Jig the canard on its nose and strap the elevator jigs on with rubber bungees at roughly BL 19 and 91. Strap the elevator into the jigs with more bungees. The plans don't tell you at what BL to locate the elevator, but it needs to be set out a healthy amount:

1. So that up elevator doesn't hit the side of the fuselage.

2. So there's room for a sweeping fillet between the butt of the elevator and the fuselage for aerodynamic efficiency.

Just be sure to leave room for the wheel pants at the end. I set the butt of the elevator at BL20; it's a nice round number.

With this settled, take the elevator off and install all the hinge brackets onto the elevator. Butter the butts of all brackets with Flox and stick the elevator back in the jigs in the correct location. Add a temporary brace to the inside of the inboard bracket and the outside of the inboard bracket. Triangles of white foam work nicely. Let this cure overnight, then do the same to the other side.


Measure the distance between the hinge brackets and cut the slot cores to length accordingly. Rough cut the slot trailing edges using a saber saw with a shortened, fine-toothed blade. You'll be very close on the first try if you cut so that the slot is 1.15" deep at the inboard hinge, 1.10" at the midspan hinge and 1.05" at the outboard hinge. Fit the slot cores in place and sand the trailing edges down with a long sanding block until the elevators will just go on the hinges.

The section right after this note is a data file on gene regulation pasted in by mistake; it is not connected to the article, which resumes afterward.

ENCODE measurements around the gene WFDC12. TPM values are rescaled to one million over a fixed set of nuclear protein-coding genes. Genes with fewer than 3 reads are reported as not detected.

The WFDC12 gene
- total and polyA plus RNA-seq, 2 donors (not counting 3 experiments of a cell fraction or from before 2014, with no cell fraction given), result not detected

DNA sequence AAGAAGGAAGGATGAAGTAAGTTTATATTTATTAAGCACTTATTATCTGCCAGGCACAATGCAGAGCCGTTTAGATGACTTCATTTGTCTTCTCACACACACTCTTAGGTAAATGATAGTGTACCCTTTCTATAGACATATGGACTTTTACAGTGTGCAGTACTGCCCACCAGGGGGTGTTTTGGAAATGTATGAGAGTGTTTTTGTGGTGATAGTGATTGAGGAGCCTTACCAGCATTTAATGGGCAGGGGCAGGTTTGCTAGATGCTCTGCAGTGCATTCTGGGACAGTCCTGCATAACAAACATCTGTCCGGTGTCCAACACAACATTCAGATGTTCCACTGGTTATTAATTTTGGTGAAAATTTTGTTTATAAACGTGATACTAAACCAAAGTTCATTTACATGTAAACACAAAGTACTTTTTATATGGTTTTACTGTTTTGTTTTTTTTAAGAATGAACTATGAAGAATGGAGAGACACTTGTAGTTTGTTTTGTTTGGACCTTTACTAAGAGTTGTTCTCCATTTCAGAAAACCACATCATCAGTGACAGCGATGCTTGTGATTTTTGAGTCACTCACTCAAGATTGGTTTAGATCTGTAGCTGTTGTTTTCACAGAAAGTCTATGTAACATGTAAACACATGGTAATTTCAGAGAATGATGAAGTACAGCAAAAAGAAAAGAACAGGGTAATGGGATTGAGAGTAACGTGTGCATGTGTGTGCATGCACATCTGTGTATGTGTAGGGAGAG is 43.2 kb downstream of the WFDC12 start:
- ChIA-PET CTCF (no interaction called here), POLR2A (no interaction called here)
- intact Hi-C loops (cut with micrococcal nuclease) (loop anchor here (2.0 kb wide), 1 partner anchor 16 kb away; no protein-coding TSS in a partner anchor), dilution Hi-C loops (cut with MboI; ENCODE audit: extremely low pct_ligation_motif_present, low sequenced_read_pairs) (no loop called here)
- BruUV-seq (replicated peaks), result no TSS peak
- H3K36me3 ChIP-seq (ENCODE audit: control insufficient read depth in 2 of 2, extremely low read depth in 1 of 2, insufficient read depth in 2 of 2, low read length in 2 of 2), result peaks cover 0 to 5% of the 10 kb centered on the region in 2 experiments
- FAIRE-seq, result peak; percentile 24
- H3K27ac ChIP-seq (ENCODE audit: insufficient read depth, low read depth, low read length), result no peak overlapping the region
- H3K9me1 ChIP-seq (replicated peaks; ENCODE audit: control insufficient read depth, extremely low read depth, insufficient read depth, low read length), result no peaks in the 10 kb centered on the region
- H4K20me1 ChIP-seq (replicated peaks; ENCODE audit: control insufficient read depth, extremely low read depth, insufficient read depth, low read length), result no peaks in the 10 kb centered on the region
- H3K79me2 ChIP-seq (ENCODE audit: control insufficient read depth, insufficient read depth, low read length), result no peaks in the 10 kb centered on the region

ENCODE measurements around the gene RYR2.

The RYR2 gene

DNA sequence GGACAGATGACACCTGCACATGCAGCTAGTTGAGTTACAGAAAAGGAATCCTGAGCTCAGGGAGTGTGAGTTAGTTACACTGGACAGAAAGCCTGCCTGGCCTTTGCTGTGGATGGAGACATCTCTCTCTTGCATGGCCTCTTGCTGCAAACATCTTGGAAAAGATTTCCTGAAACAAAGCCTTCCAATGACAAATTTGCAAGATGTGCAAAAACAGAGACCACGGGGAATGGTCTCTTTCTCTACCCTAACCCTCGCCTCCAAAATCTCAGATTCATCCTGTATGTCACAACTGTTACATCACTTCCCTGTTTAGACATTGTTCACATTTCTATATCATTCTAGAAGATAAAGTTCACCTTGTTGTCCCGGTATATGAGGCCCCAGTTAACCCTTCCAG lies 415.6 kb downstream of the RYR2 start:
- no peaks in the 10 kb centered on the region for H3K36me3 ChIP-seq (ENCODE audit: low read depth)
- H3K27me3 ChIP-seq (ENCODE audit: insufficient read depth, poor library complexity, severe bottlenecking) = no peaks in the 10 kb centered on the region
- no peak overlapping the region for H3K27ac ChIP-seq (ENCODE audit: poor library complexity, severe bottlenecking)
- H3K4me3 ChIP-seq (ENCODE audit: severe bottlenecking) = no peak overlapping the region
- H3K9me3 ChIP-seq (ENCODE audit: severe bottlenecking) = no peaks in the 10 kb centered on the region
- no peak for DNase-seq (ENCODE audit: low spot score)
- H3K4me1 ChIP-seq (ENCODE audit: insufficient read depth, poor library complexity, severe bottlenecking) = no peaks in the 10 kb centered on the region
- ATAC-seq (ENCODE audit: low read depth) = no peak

Pull the elevators and slot cores off. Paint epoxy on top of the spars and coat the slot core cut outs with slurry and stick them in place. Reinstall the elevators to keep the slot cores lined up. Let cure overnight.

Sand the sides of the slot cores down flush with the canard and the trailing edges. You just can't beat a SKIL SAND CAT belt sander for a job like this. It still takes 4 hours. I haven't worried about burying any tubing up to this point. The brake lines will be strung in the elevator slots after the wheel pants are installed. The pitot tube will be installed now.

I prefer to put the pitot tube on the left wing since the airspeed indicator will be on the left side. Using a DREMEL tool with a round cutter and a routing attachment, rout a groove from BL41 back to CS-15 on the underside of the slot core. Drill a quarter inch hole through SC-15/15A in line with the groove. Since the exposed part of the pitot tube is damage prone, make it removable; this requires one each AN818-4D, AN819-4D and AN822-4D. Drill the pipe threaded leg of the elbow out to a quarter inch to fit over the versatube and secure with epoxy. The elbow is buried in the foam with the flare-fitting leg protruding.

Now glass the slot cores according to the plans. After cure, the trailing edge of the slots can be sanded down some more to obtain the required .06" clearance with the elevator. The window at the elevator center pivot will need to be enlarged to allow the necessary elevator travel.

You can order a PDF or printed copy of QuickTalk #17 by using the Q-talk Back Issue Order Page.